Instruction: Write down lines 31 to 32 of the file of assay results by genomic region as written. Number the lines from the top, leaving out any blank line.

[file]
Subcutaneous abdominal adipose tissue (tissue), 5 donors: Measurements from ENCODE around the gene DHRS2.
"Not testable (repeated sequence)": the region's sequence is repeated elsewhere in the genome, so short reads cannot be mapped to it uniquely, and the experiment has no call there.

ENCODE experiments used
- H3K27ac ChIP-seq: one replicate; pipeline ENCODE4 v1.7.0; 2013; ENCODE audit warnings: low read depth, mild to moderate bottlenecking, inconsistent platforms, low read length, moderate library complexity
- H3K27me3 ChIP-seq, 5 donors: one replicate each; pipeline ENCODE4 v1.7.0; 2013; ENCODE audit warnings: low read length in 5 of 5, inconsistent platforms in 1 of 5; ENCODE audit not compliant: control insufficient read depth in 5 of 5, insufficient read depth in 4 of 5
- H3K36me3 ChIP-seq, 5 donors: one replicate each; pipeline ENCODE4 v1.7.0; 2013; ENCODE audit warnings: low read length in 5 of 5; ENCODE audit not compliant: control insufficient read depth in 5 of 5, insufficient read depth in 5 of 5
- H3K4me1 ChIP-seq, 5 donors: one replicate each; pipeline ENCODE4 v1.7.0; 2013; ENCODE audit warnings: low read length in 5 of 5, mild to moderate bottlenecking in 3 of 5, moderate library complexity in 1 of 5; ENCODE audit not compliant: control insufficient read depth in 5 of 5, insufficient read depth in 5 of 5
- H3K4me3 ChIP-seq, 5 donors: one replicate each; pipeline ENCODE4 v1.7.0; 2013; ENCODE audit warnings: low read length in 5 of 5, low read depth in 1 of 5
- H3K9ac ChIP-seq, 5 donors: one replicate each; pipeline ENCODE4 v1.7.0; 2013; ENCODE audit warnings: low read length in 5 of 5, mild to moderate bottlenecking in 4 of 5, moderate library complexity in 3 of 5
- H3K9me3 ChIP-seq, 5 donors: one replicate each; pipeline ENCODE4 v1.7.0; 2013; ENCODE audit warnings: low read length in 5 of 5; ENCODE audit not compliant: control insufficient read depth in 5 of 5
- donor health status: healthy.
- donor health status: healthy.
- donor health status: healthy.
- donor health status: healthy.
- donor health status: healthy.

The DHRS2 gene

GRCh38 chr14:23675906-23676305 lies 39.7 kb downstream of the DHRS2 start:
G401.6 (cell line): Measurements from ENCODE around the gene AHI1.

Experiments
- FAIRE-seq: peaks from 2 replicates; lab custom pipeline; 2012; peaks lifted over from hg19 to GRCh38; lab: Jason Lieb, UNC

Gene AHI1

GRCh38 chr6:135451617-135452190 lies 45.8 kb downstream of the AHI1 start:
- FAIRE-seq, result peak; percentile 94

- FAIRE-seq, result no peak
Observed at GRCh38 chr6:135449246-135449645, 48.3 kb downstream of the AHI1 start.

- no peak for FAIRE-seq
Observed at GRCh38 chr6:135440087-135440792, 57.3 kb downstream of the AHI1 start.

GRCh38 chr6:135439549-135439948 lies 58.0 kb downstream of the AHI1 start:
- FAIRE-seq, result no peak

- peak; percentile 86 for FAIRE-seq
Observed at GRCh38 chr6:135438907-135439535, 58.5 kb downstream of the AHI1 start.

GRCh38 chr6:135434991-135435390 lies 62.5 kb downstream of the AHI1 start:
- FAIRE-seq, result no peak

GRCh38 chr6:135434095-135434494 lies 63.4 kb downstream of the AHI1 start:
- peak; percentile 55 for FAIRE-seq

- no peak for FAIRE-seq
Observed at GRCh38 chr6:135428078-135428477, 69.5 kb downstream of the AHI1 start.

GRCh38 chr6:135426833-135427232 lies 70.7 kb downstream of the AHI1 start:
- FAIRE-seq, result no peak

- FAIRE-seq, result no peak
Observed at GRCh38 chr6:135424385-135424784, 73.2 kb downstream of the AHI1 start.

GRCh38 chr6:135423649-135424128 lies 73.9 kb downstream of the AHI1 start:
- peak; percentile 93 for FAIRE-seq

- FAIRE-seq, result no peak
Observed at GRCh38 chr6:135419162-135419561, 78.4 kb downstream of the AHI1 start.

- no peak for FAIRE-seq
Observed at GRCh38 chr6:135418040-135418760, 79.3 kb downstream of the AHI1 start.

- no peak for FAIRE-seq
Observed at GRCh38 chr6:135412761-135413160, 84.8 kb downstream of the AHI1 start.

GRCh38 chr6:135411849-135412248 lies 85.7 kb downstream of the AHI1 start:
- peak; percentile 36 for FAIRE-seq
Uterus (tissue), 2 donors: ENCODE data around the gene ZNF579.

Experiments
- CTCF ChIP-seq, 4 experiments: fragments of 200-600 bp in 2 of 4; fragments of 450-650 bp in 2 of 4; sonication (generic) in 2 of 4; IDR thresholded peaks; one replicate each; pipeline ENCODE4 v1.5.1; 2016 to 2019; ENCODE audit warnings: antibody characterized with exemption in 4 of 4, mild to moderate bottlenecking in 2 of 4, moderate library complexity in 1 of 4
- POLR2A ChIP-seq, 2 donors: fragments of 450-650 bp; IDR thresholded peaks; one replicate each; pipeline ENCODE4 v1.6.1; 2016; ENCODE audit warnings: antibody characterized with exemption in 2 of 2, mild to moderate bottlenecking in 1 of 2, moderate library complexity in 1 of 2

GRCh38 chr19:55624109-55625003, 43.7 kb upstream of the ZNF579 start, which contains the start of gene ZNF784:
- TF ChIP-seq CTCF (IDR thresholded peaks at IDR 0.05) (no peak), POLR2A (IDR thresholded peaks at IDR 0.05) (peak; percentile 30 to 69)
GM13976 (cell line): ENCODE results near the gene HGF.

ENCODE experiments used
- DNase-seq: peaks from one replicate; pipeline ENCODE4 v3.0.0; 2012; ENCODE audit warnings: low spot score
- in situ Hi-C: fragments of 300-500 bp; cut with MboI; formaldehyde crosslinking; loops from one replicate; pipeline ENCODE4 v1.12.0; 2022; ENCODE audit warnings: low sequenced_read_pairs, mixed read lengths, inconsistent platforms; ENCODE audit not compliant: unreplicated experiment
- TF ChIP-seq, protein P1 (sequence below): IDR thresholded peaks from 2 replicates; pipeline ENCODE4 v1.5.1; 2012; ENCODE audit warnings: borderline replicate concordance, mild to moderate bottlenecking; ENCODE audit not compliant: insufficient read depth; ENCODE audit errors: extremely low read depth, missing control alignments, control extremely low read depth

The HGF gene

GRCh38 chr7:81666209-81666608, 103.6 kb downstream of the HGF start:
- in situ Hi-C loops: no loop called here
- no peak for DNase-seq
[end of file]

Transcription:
Observed at GRCh38 chr6:135438907-135439535, 58.5 kb downstream of the AHI1 start.

GRCh38 chr6:135434991-135435390 lies 62.5 kb downstream of the AHI1 start: